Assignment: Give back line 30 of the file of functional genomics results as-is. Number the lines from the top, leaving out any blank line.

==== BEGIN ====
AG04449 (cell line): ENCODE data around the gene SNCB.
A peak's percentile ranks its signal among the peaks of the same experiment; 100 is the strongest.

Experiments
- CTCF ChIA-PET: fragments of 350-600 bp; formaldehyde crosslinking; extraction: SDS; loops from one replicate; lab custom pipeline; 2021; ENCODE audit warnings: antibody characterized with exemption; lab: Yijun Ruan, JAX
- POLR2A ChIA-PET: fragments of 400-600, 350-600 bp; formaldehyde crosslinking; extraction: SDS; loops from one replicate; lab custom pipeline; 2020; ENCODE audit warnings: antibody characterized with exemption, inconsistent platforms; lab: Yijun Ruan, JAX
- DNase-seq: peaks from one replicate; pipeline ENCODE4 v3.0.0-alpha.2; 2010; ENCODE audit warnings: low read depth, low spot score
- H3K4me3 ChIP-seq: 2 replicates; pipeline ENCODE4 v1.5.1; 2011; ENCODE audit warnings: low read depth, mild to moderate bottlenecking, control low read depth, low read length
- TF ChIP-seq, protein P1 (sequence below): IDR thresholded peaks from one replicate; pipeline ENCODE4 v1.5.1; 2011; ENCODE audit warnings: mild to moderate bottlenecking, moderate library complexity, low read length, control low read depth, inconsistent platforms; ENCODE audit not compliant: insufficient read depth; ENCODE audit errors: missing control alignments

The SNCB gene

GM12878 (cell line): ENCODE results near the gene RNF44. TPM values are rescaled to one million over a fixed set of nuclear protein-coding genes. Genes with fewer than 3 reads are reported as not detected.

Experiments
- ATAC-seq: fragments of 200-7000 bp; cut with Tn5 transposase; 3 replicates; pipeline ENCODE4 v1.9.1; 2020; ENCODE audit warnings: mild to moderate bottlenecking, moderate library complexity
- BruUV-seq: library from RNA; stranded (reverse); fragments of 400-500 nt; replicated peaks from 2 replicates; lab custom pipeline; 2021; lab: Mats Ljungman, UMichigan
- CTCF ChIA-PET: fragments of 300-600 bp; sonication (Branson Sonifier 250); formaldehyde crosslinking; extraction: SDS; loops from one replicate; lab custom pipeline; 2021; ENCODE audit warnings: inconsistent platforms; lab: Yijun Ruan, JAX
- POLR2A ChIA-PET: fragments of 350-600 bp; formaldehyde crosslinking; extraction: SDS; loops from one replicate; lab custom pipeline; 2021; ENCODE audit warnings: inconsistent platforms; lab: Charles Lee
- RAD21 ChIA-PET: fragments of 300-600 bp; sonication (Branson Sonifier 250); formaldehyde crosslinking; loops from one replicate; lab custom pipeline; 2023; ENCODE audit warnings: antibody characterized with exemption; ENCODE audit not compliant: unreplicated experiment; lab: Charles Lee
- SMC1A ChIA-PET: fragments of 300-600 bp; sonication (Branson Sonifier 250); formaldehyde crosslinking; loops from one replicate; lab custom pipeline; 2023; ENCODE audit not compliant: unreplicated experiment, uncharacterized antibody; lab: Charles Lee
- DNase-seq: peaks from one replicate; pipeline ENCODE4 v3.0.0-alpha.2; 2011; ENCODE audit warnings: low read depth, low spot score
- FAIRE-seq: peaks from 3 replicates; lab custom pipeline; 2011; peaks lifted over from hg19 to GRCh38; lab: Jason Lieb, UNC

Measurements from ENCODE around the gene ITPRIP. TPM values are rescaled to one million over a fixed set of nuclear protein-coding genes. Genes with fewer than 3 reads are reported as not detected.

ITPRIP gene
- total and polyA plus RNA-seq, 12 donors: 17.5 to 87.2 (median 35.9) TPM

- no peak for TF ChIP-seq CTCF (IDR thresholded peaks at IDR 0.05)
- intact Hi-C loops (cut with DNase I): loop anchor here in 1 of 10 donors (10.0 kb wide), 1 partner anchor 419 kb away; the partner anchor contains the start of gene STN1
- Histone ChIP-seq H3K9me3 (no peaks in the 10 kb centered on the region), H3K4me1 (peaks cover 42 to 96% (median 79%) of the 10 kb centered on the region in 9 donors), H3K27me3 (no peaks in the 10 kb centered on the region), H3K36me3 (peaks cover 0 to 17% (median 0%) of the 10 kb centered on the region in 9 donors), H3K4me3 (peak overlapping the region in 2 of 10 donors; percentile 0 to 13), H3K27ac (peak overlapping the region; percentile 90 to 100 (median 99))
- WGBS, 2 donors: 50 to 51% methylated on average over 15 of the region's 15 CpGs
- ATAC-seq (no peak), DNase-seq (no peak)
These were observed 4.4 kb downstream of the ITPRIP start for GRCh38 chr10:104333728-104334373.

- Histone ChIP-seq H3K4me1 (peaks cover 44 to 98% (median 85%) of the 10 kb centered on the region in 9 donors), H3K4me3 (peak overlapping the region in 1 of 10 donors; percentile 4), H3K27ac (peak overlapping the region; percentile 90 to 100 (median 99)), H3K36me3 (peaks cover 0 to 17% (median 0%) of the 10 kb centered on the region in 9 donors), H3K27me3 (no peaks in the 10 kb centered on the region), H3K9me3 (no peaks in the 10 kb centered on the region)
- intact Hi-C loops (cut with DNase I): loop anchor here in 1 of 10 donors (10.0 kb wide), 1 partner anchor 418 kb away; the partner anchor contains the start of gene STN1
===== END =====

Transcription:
- intact Hi-C loops (cut with DNase I): loop anchor here in 1 of 10 donors (10.0 kb wide), 1 partner anchor 418 kb away; the partner anchor contains the start of gene STN1